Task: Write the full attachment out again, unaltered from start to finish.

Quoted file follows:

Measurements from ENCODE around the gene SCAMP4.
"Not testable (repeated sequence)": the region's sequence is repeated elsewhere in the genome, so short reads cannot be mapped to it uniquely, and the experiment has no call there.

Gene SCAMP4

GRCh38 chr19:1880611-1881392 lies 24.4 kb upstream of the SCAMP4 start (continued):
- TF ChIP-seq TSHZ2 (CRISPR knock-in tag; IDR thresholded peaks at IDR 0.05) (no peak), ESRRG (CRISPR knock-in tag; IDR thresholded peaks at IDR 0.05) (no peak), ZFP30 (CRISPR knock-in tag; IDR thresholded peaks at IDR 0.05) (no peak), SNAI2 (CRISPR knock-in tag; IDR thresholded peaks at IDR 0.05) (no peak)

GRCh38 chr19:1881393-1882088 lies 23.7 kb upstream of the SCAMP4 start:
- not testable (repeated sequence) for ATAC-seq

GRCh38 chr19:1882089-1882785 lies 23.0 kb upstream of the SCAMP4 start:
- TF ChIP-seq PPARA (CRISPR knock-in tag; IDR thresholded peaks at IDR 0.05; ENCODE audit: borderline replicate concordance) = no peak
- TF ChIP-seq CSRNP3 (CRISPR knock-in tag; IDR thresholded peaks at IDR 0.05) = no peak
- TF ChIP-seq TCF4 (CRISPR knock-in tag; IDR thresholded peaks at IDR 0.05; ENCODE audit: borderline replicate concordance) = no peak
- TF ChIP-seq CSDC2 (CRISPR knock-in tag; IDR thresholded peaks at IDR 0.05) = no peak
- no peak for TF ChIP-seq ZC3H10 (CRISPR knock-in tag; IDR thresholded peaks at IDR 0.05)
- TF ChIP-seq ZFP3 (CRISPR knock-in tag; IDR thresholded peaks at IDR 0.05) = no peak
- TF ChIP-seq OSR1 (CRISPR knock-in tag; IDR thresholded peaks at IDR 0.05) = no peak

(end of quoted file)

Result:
Measurements from ENCODE around the gene SCAMP4.
"Not testable (repeated sequence)": the region's sequence is repeated elsewhere in the genome, so short reads cannot be mapped to it uniquely, and the experiment has no call there.

Gene SCAMP4

GRCh38 chr19:1880611-1881392 lies 24.4 kb upstream of the SCAMP4 start (continued):
- TF ChIP-seq TSHZ2 (CRISPR knock-in tag; IDR thresholded peaks at IDR 0.05) (no peak), ESRRG (CRISPR knock-in tag; IDR thresholded peaks at IDR 0.05) (no peak), ZFP30 (CRISPR knock-in tag; IDR thresholded peaks at IDR 0.05) (no peak), SNAI2 (CRISPR knock-in tag; IDR thresholded peaks at IDR 0.05) (no peak)

GRCh38 chr19:1881393-1882088 lies 23.7 kb upstream of the SCAMP4 start:
- not testable (repeated sequence) for ATAC-seq

GRCh38 chr19:1882089-1882785 lies 23.0 kb upstream of the SCAMP4 start:
- TF ChIP-seq PPARA (CRISPR knock-in tag; IDR thresholded peaks at IDR 0.05; ENCODE audit: borderline replicate concordance) = no peak
- TF ChIP-seq CSRNP3 (CRISPR knock-in tag; IDR thresholded peaks at IDR 0.05) = no peak
- TF ChIP-seq TCF4 (CRISPR knock-in tag; IDR thresholded peaks at IDR 0.05; ENCODE audit: borderline replicate concordance) = no peak
- TF ChIP-seq CSDC2 (CRISPR knock-in tag; IDR thresholded peaks at IDR 0.05) = no peak
- no peak for TF ChIP-seq ZC3H10 (CRISPR knock-in tag; IDR thresholded peaks at IDR 0.05)
- TF ChIP-seq ZFP3 (CRISPR knock-in tag; IDR thresholded peaks at IDR 0.05) = no peak
- TF ChIP-seq OSR1 (CRISPR knock-in tag; IDR thresholded peaks at IDR 0.05) = no peak